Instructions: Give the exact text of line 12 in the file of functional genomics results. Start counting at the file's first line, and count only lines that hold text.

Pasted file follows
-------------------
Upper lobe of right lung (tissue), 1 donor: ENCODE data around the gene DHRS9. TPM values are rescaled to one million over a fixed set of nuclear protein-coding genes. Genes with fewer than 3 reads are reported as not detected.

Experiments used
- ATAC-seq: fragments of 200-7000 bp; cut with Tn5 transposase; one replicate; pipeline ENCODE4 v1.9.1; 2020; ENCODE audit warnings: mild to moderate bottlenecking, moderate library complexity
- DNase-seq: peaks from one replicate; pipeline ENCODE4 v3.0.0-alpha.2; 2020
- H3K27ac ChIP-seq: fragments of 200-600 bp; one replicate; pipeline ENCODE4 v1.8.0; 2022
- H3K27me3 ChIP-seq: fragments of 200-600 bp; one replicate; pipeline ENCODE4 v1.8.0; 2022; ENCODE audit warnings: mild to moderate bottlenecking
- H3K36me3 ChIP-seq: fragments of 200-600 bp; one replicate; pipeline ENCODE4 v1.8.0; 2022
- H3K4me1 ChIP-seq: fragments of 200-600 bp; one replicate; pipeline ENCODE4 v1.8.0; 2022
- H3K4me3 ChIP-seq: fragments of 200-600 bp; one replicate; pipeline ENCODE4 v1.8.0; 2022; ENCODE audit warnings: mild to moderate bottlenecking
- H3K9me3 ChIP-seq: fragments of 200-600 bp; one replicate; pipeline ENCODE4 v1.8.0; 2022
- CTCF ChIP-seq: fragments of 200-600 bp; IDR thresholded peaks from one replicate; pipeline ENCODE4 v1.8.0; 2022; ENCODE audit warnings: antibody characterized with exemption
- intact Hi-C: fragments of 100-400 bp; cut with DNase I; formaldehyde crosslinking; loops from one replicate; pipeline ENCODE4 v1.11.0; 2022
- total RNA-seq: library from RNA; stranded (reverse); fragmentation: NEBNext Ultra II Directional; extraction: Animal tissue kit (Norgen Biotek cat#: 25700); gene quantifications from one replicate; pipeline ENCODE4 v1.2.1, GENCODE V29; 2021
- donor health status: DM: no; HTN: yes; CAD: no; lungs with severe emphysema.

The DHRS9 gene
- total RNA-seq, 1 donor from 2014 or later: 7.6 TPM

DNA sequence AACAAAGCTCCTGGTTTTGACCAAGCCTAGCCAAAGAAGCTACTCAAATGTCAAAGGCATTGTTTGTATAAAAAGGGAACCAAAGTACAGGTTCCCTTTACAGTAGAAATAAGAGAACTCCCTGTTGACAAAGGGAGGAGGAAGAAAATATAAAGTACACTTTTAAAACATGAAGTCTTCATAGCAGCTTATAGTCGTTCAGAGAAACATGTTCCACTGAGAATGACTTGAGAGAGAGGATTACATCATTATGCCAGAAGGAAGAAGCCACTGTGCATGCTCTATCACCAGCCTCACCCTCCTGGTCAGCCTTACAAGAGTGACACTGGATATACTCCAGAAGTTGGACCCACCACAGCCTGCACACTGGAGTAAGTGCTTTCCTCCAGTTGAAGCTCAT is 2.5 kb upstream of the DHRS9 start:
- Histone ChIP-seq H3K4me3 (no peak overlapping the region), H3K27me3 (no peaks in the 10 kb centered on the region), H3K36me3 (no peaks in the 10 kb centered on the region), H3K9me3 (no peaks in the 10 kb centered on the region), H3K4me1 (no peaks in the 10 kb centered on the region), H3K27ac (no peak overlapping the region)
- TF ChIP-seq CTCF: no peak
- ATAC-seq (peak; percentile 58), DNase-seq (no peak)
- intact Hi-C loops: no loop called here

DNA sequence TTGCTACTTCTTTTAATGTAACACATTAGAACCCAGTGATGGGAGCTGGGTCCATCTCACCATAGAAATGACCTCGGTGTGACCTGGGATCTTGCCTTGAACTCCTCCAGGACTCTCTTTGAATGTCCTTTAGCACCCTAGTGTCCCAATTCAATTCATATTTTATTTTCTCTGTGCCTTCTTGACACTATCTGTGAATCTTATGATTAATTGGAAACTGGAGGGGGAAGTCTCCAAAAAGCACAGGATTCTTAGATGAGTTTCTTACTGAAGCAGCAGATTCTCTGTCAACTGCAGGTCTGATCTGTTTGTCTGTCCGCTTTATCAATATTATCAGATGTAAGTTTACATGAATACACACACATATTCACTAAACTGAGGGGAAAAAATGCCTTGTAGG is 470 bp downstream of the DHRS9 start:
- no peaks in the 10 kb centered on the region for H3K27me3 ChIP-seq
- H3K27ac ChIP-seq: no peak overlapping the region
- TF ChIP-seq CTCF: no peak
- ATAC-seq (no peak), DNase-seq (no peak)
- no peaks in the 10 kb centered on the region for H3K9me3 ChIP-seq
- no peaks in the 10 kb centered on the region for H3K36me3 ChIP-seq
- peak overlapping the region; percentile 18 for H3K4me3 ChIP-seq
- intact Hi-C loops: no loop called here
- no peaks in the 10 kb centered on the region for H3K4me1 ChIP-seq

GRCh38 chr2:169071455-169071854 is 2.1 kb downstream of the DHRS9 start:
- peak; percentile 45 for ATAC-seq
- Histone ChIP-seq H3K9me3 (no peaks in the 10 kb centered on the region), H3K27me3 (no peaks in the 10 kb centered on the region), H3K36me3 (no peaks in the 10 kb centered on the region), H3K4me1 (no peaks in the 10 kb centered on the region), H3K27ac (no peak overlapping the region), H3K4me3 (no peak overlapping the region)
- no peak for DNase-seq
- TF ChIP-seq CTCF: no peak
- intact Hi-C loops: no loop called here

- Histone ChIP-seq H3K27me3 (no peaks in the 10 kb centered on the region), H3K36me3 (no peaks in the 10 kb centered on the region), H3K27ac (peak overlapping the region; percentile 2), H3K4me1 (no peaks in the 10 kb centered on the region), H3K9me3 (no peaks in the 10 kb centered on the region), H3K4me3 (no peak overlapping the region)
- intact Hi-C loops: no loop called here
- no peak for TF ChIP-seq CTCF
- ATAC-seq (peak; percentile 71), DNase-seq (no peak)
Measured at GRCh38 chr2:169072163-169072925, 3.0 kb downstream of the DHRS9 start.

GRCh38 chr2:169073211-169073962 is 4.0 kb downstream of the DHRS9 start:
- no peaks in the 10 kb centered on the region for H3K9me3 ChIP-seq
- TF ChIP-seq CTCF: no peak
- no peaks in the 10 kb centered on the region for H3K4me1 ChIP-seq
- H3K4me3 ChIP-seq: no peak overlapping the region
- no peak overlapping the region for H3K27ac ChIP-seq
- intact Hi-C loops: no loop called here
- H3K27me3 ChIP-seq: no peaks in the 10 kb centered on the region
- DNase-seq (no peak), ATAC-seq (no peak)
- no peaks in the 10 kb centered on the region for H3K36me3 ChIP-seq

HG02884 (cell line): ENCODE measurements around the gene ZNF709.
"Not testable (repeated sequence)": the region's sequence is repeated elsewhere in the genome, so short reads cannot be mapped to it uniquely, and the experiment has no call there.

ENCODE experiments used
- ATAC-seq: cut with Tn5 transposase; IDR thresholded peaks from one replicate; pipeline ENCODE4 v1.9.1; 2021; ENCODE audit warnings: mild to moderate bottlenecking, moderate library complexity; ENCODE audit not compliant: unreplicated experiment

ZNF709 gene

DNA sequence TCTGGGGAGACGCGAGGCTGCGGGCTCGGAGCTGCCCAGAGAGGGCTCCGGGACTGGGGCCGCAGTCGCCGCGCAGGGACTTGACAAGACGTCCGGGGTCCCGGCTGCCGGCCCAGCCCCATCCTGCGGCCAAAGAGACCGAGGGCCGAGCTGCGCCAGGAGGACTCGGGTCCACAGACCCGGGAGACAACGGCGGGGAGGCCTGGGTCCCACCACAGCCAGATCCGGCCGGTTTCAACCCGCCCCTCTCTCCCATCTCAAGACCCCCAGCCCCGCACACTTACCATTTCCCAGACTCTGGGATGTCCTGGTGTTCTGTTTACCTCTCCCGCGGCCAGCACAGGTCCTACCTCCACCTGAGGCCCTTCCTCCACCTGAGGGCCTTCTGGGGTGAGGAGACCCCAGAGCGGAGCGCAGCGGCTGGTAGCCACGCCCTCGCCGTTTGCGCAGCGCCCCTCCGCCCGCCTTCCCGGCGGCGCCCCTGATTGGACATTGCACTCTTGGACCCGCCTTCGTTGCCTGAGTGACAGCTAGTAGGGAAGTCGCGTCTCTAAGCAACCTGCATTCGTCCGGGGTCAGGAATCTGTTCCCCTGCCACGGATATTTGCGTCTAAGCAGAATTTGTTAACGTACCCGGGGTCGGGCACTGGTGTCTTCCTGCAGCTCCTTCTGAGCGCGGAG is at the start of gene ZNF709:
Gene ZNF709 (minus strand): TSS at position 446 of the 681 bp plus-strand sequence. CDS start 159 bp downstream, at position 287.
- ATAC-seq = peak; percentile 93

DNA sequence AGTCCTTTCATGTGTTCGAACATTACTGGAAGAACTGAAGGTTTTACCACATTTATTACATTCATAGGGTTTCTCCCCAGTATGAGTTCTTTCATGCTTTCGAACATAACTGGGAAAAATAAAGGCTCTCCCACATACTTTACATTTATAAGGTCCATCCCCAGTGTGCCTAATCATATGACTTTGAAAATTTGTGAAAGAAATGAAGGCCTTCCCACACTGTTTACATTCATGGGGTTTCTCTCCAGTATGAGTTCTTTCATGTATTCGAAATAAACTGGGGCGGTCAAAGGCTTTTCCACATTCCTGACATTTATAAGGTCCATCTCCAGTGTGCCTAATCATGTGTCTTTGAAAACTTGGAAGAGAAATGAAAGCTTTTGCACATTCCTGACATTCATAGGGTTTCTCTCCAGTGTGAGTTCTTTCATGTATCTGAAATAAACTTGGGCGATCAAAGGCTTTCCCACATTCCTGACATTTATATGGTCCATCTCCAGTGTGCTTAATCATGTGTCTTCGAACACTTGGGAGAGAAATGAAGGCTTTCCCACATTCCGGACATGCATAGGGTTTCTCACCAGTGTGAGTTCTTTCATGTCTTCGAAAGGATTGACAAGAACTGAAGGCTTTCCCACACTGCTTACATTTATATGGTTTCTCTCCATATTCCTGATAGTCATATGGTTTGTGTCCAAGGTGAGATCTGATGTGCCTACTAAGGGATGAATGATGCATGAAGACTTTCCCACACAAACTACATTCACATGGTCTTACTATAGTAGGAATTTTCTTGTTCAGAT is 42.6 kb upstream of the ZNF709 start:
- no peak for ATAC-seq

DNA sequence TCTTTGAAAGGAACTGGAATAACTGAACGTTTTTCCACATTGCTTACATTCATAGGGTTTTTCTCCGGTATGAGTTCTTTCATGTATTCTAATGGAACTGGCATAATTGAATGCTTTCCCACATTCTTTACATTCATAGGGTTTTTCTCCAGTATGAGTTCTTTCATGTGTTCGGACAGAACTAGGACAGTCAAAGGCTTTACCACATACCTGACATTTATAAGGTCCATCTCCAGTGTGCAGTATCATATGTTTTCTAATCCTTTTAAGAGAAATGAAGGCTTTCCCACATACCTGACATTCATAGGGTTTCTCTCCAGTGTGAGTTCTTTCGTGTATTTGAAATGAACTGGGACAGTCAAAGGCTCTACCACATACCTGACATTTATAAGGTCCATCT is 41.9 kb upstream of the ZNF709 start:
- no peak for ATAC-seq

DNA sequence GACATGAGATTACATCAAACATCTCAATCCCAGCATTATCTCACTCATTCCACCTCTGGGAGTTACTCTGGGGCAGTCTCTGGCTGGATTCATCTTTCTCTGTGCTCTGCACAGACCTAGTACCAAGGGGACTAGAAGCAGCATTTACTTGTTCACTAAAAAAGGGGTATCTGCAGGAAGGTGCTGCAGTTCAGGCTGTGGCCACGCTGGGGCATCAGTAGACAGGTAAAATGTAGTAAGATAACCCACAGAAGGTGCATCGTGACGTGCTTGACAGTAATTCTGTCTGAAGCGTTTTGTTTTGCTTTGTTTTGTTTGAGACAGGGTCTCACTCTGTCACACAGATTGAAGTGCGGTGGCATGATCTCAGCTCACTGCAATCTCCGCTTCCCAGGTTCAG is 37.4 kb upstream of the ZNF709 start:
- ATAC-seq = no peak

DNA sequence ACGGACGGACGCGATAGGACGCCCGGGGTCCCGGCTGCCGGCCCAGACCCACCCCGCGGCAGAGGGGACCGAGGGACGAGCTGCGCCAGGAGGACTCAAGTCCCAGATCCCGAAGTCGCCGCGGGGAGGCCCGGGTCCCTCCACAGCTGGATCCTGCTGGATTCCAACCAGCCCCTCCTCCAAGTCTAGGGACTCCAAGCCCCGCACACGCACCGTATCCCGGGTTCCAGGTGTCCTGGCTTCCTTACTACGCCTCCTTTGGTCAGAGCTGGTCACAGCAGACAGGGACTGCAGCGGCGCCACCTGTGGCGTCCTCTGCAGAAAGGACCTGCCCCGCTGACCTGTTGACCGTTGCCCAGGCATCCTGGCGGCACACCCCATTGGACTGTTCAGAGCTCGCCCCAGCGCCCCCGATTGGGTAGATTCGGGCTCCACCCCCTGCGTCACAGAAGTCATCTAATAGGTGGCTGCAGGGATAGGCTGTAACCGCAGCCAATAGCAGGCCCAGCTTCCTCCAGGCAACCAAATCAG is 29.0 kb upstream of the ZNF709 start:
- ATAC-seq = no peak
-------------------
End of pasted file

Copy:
- intact Hi-C: fragments of 100-400 bp; cut with DNase I; formaldehyde crosslinking; loops from one replicate; pipeline ENCODE4 v1.11.0; 2022